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Archbishop Anthony Sablan Apuron meets Pope Francis at the Vatican on November 21, 2014.

Hagåtña, Guam, May 7, 2015 ( — As the U.S territory of Guam wrestles with likely impending legal redefinition of marriage, the Pacific island’s Catholic prelate has urged Catholics to uphold Church teaching on marriage, calling homosexual activity an “intrinsically moral evil.”

“Homosexual condition or tendency is a disorder,” Archbishop Anthony Sablan Apuron said. “Many hate the Church for saying that, but if the act is intrinsically a moral evil, we cannot say the tendency is neutral or good. If then, we don’t call it a disorder.”

“When we take God away from the source of human identity, then we are lost,” he said. “As citizens and as a people of faith, we have the duty to be informed about the very fundamental nature of marriage and we are called to defend the very dignity of marriage as a loving and fruitful union of one man and one woman.”

In two statements, a February AP interview published April 13 by the Archdiocese of Agana,  and a diocesan statement published April 20, the archbishop spoke out on Church teaching on homosexual “marriage” while differing opinions from Guam leaders has left the island in conflict on the issue.

Guam Attorney General Elizabeth Barrett-Anderson ordered officials April 15 to start processing marriage license applications for homosexual couples, according to the AP. Gov. Eddie Calvo said he wanted to review the matter further, and acting Public Health Director Leo Casil said his office won't accept applications from homosexual couples until further notice.

While Guam falls under the 9th U.S. Circuit Court of Appeals in San Francisco, which has ruled in favor of homosexual “marriage,” Calvo has pointed out that the 6th U.S. Circuit Court of Appeals has upheld state bans on same-sex “marriages,” and proposed that either Guam lawmakers could pass a law allowing homosexual “marriage” or it could be put before voters in a referendum.

Two Guam women who sued April 13 after their marriage license application was refused the week prior said they will move forward with their suit after the governor and health department challenged the attorney general’s directive.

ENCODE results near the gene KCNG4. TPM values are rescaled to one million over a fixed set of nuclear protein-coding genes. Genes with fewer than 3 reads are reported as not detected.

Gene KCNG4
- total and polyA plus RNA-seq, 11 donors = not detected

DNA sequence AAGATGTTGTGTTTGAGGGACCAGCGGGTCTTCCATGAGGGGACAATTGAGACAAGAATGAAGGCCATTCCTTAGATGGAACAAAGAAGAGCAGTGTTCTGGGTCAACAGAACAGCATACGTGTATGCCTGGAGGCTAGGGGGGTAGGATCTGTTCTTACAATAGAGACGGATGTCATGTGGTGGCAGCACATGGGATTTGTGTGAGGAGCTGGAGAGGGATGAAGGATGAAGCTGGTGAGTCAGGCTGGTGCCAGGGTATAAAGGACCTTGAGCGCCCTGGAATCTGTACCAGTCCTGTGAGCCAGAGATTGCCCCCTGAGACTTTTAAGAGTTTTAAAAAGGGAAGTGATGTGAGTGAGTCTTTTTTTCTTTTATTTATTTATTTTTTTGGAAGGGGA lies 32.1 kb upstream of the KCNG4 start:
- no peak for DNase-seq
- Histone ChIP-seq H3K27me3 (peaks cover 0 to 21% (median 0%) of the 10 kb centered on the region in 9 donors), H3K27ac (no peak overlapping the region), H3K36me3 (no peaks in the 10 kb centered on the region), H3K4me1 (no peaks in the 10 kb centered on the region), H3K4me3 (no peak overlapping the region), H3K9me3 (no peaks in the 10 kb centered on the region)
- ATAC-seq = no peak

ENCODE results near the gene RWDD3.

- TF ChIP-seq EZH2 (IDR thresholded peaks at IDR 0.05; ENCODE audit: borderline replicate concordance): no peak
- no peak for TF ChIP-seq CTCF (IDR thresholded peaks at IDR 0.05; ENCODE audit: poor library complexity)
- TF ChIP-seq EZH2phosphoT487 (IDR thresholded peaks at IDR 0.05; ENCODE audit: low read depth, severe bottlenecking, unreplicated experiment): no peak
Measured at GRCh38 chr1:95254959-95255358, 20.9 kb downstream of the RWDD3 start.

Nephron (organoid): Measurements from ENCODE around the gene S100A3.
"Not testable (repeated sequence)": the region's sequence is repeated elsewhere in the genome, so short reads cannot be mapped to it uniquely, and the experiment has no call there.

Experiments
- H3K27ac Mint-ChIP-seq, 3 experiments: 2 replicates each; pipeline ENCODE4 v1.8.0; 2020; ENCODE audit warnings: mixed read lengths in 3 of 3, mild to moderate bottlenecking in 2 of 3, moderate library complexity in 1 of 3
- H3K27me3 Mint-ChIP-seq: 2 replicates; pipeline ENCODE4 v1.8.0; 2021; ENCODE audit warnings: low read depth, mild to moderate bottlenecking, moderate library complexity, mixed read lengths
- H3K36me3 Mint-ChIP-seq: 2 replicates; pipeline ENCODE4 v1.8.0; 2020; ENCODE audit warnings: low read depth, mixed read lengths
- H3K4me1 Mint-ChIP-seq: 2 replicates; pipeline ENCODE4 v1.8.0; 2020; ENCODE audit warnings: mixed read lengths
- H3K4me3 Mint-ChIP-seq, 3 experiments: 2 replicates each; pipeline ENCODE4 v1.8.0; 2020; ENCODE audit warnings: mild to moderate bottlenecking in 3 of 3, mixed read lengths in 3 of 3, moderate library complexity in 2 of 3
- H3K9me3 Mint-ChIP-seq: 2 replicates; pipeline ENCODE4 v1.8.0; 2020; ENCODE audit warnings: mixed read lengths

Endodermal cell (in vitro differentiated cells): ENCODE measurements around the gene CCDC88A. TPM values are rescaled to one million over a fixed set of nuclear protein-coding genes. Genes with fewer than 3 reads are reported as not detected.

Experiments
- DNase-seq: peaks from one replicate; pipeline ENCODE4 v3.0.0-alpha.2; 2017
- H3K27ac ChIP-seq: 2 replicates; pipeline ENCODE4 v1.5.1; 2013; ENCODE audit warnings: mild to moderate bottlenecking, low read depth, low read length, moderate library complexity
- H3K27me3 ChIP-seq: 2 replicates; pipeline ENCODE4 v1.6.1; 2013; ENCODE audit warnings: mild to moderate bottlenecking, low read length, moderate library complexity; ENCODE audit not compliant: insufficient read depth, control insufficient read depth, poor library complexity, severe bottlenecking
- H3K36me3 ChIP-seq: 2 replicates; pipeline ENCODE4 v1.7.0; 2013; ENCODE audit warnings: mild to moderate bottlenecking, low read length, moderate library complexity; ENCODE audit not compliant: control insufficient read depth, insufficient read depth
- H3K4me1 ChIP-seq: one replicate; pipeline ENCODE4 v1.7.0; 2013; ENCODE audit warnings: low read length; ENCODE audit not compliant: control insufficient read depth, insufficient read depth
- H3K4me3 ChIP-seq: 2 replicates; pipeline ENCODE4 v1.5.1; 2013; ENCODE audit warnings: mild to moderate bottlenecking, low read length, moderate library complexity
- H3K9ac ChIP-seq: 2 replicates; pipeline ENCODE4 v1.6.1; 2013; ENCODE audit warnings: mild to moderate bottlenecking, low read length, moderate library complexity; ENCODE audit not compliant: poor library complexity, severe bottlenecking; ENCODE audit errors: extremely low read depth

No judge has ruled thus far on Guam’s case, and the island territory would become the first in the Pacific or Caribbean to legally redefine marriage. The U.S. Supreme Court heard arguments on homosexual “marriage” last week.

Archbishop Apuron clarified Church teaching for the AP in February.

“‘Homosexual tendency’ and ‘homosexual acts’ are two different things,” he said.

Homosexual acts are disorders that go against the finality of the sexual act, the archbishop said, and the homosexual tendency is not due to negative choice, is not a personal fault, and therefore morally speaking, those suffering from this are not responsible for the tendency. 

“Same-sex marriage goes against nature,” he said, “and as consequence is objectively contrary to God’s Law.”

He explained that legalization of homosexual “marriage” by the State means the state cannot refuse homosexual couples the right of adoption.

“As a consequence, the state is no longer interested in the good of children, but in the perspective of same-sex couple ideology,” the archbishop stated. “Hence, based on this erroneous principle, the right to be in a same-sex union is superior to the interests of children.”

He addressed the current action toward legal redefinition in Guam in his April diocesan statement.

“The recent move to enforce same sex unions upon the people of Guam is an offense against human reason and to the traditions and religious sensibilities of the great majority of the people,” the archbishop said.

Governments, attorneys, and courts cannot redefine marriage to include homosexual partnerships by appealing to equality, he said, because the argument of equality does not apply to all relationships.

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“For example, parents can’t marry their children. Brothers and sisters can’t marry,” the archbishop pointed out. “People below a certain age can’t marry. People who are already married can’t marry.”

He also noted that governments have recognized the nature of marriage for the well-being of children and the promotion of family life.

“Does that recognition involve distinctions? Yes,” he said. “Does it result in injustice? No.”

Regardless of how deep the affection or desire, it is physically impossible for two men or two women to consummate a marital union, Archbishop Apuron said.

“To apply the reality of ‘marriage’ to a same-sex union is an affront to human reason,” he said. “The state’s civil same sex union law will coerce citizens to pretend to accept a physical impossibility. This is morally unacceptable.”

Archbishop Apuron also clarified the Church’s approach to people with homosexual tendencies in his diocesan statement.

“The Church is not against persons who may have homosexual tendencies,” he said. “We are opposed to same sex unions because it is a threat to the very definition of marriage.”

The archbishop said God’s plan for marriage transcends man’s civil boundaries.

“Christ sanctified marriage as a sacrament for the baptized to create a permanent relationship that goes beyond natural reality,” he said. “The government did not invent marriage. The government cannot re-define marriage.”